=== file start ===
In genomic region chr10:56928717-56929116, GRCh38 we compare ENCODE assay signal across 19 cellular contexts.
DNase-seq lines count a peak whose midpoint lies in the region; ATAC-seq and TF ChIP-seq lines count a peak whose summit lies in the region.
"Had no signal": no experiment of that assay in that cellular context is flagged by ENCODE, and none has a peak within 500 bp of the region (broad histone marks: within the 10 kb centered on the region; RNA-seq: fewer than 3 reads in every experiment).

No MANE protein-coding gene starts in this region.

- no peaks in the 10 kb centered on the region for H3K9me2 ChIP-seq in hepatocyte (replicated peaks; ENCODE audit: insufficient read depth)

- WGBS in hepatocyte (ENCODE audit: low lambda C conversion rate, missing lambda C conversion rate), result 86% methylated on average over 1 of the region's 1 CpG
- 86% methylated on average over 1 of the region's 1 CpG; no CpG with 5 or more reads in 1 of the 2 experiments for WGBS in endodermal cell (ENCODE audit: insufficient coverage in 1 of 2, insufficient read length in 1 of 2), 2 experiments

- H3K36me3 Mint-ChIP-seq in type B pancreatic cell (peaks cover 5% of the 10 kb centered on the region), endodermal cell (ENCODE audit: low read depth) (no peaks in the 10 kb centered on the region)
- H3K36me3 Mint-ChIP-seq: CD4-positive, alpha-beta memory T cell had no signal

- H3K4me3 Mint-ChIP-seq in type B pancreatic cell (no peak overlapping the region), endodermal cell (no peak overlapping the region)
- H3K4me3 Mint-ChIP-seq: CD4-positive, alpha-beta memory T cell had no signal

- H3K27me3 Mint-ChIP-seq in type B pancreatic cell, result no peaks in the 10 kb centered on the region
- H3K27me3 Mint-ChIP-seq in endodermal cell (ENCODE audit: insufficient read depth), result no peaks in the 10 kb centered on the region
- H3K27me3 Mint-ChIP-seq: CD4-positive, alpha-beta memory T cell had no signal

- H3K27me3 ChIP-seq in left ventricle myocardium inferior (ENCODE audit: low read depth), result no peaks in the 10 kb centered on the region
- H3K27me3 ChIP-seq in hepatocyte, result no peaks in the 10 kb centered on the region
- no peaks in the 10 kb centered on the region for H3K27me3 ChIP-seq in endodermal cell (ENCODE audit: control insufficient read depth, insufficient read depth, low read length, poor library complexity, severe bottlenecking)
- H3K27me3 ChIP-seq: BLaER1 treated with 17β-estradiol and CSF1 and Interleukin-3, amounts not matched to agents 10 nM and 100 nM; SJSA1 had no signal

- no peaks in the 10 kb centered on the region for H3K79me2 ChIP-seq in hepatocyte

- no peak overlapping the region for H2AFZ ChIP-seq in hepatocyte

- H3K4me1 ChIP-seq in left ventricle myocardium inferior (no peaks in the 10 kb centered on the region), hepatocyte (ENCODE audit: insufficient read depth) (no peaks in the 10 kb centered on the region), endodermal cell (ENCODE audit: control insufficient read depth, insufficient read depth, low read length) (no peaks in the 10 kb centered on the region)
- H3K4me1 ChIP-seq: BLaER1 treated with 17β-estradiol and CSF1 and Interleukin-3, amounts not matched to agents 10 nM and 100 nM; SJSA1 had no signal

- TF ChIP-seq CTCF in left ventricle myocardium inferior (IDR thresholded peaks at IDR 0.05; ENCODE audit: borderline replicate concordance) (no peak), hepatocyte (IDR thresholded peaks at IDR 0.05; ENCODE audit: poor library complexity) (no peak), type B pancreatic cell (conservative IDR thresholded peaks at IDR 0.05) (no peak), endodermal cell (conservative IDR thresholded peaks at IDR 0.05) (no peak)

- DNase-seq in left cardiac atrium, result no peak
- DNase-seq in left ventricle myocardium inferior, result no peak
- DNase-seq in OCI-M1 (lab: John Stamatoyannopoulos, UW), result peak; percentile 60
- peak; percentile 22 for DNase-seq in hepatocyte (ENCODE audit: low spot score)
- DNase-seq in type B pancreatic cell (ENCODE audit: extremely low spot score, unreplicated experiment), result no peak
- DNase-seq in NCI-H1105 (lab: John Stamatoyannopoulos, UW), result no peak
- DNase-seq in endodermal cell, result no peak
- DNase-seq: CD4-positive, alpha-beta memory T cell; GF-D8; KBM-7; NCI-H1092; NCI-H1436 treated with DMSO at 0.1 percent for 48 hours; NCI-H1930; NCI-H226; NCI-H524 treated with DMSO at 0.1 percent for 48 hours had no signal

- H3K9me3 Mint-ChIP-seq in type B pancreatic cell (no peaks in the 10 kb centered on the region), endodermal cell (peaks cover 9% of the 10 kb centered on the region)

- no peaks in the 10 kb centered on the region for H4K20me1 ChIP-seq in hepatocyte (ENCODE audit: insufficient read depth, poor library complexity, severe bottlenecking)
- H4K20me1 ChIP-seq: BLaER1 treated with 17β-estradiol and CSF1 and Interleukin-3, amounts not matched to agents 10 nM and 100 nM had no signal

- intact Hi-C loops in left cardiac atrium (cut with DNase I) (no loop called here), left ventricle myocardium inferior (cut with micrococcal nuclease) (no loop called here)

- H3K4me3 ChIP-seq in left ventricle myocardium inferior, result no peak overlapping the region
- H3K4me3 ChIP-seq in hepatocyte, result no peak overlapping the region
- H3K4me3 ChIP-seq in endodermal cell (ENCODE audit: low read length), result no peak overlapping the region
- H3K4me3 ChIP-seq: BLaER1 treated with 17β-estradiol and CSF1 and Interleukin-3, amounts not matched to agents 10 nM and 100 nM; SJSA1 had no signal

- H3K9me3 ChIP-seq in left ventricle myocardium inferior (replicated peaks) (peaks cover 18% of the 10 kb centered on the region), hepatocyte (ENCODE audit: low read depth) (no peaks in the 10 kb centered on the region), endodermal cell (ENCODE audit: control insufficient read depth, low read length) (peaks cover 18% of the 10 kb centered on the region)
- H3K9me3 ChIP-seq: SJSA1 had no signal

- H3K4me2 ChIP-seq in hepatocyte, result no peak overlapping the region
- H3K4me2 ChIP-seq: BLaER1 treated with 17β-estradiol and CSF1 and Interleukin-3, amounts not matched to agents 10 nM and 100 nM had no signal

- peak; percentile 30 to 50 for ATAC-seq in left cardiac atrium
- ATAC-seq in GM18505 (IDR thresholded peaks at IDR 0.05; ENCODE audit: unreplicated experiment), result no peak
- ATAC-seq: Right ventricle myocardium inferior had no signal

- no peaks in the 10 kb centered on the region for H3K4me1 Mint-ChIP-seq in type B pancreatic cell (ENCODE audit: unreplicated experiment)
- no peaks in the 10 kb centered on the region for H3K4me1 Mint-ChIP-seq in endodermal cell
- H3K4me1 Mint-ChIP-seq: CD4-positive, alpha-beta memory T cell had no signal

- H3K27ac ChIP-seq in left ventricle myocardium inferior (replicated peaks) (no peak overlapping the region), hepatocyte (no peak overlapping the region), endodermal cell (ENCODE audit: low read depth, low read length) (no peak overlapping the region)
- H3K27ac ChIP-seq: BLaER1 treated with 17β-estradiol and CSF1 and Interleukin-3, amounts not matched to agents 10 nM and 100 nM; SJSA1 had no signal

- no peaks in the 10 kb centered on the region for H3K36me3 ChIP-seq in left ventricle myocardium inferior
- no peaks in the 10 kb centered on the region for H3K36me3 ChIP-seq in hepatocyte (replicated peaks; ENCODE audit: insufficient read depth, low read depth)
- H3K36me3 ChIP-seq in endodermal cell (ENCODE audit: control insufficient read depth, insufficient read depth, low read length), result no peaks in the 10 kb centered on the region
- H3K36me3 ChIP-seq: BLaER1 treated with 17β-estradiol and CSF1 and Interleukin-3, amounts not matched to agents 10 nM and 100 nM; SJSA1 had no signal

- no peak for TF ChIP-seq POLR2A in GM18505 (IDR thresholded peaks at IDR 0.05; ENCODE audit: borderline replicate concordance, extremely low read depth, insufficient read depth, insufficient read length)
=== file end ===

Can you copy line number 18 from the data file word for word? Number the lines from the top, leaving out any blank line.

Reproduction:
- H3K27me3 ChIP-seq: BLaER1 treated with 17β-estradiol and CSF1 and Interleukin-3, amounts not matched to agents 10 nM and 100 nM; SJSA1 had no signal